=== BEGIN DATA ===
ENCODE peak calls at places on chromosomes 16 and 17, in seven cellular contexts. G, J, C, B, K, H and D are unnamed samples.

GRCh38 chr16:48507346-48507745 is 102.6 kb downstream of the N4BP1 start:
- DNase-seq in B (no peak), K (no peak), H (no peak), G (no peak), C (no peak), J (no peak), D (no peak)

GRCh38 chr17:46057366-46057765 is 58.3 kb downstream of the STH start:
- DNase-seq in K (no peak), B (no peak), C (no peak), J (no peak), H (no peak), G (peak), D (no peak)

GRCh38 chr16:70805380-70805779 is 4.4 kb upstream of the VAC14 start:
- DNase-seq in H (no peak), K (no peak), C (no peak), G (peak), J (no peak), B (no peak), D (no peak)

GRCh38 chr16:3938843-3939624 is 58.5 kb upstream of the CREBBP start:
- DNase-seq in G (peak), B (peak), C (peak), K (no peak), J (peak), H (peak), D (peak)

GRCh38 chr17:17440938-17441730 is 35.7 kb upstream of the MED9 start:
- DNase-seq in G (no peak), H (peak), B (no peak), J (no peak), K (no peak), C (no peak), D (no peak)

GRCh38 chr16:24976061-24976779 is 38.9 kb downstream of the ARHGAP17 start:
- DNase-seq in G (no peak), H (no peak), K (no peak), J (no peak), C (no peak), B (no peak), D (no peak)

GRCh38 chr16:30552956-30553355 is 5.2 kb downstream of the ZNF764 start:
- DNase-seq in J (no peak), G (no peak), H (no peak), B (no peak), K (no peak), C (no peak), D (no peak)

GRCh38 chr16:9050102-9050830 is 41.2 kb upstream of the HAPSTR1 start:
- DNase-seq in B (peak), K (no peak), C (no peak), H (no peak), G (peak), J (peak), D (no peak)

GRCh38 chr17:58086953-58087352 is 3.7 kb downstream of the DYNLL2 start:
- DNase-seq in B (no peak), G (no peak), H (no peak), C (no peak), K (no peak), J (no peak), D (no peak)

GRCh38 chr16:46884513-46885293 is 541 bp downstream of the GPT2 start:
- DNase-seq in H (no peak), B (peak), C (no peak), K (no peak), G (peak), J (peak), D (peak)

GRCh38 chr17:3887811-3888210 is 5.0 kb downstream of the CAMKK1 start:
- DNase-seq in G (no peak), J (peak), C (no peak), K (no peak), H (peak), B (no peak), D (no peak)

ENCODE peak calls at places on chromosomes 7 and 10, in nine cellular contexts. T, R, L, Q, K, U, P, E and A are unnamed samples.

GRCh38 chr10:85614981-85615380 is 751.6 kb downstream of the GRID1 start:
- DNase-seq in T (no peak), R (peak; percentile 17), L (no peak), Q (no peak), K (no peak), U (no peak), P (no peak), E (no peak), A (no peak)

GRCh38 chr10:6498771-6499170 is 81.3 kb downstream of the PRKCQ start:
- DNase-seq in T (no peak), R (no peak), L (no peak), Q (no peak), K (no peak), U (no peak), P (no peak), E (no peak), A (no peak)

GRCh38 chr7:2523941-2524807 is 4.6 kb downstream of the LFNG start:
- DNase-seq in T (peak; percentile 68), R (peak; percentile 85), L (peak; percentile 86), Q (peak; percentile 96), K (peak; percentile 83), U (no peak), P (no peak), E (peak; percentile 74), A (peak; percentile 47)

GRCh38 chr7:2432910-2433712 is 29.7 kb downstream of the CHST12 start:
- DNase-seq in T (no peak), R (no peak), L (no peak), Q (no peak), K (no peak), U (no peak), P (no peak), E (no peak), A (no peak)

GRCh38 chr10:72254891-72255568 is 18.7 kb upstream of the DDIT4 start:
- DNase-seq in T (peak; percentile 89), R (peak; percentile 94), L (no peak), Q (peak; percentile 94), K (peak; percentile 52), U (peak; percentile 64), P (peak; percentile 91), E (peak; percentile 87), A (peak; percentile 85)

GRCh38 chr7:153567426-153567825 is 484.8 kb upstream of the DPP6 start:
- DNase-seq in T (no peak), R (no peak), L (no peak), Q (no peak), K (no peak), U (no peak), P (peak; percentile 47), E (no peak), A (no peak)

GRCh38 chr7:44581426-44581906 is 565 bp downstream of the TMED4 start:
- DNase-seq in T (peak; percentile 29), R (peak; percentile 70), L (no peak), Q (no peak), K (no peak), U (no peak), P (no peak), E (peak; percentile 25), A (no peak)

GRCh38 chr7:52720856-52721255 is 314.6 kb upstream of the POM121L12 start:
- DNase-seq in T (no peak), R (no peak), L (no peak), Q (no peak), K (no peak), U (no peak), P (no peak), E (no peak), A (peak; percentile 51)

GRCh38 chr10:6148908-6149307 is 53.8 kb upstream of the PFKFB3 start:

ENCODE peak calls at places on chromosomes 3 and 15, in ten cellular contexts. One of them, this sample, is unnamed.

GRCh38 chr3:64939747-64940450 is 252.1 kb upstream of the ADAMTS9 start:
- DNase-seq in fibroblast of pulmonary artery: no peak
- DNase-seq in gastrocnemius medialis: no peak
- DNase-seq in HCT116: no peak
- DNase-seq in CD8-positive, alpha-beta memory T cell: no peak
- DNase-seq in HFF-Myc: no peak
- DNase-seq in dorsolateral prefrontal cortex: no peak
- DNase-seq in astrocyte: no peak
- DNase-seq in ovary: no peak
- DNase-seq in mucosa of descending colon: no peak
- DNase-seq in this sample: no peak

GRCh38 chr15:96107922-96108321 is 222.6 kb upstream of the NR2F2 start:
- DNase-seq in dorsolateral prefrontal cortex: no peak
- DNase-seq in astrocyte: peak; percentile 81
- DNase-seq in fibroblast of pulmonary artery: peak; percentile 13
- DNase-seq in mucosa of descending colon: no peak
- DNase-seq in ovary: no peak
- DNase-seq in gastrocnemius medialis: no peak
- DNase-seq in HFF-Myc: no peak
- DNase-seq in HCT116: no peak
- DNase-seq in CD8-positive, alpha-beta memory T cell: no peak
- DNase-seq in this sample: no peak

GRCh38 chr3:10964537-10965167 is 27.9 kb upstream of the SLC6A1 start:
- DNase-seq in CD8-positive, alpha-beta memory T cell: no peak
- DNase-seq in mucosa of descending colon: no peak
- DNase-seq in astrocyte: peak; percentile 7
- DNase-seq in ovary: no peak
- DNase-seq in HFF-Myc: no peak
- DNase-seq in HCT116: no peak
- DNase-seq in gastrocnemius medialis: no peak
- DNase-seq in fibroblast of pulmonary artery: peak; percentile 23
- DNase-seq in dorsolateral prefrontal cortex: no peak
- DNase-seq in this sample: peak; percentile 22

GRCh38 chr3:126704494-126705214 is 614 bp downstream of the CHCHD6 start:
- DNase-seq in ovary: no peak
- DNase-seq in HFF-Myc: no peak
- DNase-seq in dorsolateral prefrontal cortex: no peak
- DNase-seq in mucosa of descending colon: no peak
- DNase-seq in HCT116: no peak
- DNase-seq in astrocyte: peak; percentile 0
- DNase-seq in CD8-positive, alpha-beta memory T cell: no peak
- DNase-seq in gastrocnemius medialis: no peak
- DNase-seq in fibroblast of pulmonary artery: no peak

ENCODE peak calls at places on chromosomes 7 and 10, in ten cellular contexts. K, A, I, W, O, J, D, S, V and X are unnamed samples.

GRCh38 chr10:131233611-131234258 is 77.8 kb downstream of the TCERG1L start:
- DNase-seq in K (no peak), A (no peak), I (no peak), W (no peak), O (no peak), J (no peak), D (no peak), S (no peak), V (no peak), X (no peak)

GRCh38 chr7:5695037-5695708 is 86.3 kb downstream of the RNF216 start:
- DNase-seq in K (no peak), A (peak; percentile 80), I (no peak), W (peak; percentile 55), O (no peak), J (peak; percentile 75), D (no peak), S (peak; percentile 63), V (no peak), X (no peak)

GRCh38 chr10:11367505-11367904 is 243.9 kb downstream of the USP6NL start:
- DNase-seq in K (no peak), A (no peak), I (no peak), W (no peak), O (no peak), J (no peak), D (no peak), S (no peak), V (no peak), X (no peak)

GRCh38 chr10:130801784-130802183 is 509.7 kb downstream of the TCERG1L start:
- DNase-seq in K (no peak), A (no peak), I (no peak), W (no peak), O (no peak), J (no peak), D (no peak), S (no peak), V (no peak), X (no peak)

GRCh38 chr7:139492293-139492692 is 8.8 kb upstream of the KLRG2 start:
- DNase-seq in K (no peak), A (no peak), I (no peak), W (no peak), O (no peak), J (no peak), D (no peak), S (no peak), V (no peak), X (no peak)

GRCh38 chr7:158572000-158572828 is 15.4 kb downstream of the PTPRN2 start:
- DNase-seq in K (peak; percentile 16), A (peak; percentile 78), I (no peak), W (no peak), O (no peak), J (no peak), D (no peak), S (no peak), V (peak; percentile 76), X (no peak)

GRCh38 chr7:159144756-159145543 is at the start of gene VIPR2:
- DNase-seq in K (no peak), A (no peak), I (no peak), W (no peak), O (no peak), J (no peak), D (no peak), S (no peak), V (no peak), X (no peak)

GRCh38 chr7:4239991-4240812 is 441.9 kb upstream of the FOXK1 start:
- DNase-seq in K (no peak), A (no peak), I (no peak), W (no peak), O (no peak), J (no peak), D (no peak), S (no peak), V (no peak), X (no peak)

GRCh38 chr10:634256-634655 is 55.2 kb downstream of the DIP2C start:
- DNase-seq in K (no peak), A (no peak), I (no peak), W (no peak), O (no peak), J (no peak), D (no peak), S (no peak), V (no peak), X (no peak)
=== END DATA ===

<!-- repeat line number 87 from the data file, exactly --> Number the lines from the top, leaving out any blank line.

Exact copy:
GRCh38 chr10:131233611-131234258 is 77.8 kb downstream of the TCERG1L start: